2017: Riding the chameleon
Retail is a chameleon, always changing to survive and thrive in the prevailing economic and social environment.
If you don’t believe me, below is how Pitt Street Sydney, south of King Street, looked when The Clash was ‘Rock(ing) the Casbah’.
This image is courtesy of Sydney: Then and Now, published by Golden Press in 1984, with a foreword by Neville Wran. I found it sitting unloved and gathering dust in my dentist’s waiting room – the coffee table book, not the former NSW Premier – and yes, my dentist really does need to update his reading material. It was originally intended to contrast the grainy silverplate photographs of colonial Sydney streets against the modern metropolis we had created by, ahem, 1984 but what struck me most was the transformation of our cityscape over the last 30 years.
Given Pitt Street Mall’s evolution into one of the most productive retail strips on the planet, it’s easy to wonder ‘what were they thinking back then?’ but the retail was absolutely appropriate to the era and the customers who shopped there at the time. It usually is. The most dramatic shift between then and now isn’t so much the retailers, but the actual pace of change.
No prizes for guessing that this transformation, this constant need to evolve or perish, is being largely driven by ‘the internet of everything’, which will continue to accelerate over the next few years.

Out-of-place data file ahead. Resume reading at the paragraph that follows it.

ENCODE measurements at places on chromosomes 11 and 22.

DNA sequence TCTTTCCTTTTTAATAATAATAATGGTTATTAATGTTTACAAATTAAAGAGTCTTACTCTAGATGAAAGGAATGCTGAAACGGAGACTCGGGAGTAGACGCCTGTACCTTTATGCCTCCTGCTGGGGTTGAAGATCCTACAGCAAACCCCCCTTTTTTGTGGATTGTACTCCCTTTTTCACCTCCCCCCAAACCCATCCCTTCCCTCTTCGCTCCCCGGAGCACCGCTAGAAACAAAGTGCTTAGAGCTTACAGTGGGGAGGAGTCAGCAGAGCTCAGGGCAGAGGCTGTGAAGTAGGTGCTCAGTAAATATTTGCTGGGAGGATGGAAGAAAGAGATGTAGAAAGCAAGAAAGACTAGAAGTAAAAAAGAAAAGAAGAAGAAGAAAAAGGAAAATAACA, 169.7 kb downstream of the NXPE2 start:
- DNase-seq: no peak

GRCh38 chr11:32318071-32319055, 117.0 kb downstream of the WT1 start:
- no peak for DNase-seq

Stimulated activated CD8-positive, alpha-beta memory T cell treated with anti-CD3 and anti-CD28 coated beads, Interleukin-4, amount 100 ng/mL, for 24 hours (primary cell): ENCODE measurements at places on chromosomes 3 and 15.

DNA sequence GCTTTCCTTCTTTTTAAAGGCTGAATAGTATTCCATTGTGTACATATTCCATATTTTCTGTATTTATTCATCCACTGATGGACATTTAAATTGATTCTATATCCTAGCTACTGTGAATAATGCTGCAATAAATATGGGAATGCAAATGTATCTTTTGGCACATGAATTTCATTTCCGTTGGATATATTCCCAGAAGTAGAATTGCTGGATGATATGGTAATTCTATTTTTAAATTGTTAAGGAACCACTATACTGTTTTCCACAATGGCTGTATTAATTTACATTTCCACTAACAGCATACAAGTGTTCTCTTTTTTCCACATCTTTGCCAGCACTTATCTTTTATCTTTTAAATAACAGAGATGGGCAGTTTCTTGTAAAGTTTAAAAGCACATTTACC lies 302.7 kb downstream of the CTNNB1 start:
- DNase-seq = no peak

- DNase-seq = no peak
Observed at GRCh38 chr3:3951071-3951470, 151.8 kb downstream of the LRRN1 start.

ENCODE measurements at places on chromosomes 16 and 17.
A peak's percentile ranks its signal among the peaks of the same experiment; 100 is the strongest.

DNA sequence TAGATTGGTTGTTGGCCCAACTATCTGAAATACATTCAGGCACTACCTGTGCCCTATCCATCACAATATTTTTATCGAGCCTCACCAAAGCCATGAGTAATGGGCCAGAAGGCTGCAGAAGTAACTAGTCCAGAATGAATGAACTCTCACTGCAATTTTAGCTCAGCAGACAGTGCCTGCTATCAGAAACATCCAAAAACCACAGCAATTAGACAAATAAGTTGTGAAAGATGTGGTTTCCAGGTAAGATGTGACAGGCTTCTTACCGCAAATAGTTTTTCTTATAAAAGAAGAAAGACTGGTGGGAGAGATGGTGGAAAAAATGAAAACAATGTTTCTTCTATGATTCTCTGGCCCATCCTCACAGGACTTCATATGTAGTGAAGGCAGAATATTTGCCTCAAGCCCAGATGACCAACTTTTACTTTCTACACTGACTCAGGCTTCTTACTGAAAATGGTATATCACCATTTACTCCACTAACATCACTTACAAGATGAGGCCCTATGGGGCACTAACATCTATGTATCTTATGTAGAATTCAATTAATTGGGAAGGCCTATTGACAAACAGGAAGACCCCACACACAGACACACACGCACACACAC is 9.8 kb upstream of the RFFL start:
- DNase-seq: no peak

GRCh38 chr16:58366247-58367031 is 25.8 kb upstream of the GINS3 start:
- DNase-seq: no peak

This is driving two very interesting and important outcomes: some categories of traditional retail are moving closer to the internet, primarily driven by the constant innovations of retailers themselves, while other categories continue to thrive in the real world.
Most successful retailers are combining their respective physical and digital retail presence to create more immersive, price-competitive experience with faster fulfilment capabilities. This is not an optional extra or nice to have. ‘Phygital’ retail has become the new norm; it has become table stakes. Customers now expect your multiple touch points and customer service capabilities to align seamlessly.
If there is any residual recalcitrance to the internet of everything, and I suspect there is, the much-feted arrival of Amazon Go in Australia will soon boot camp us all into shedding those last few remaining pounds that may be slowing us down.
As an owner, operator and developer of shopping centres across Australia, we have an important role to play to make our centres match fit and ready to play in this brave, new world.
We’re working more closely with retailers than ever before to fine-tune what I would call real ‘data-based’ (as opposed to database) decision making. From a macro perspective, big data helps us to optimise the retail mix to maximise the productivity of our centres, and enables us to share insights with our retailers on consumer trends and preferences in any given trade area.
It is within our centres that these two worlds of digital and physical retail collide.
Stockland Wetherill Park is a great example of these convergent and divergent worlds. We undertook our latest, major redevelopment of Wetherill Park between 2014 and 2016, investing $228 million at cost to dramatically change the look and feel of the centre.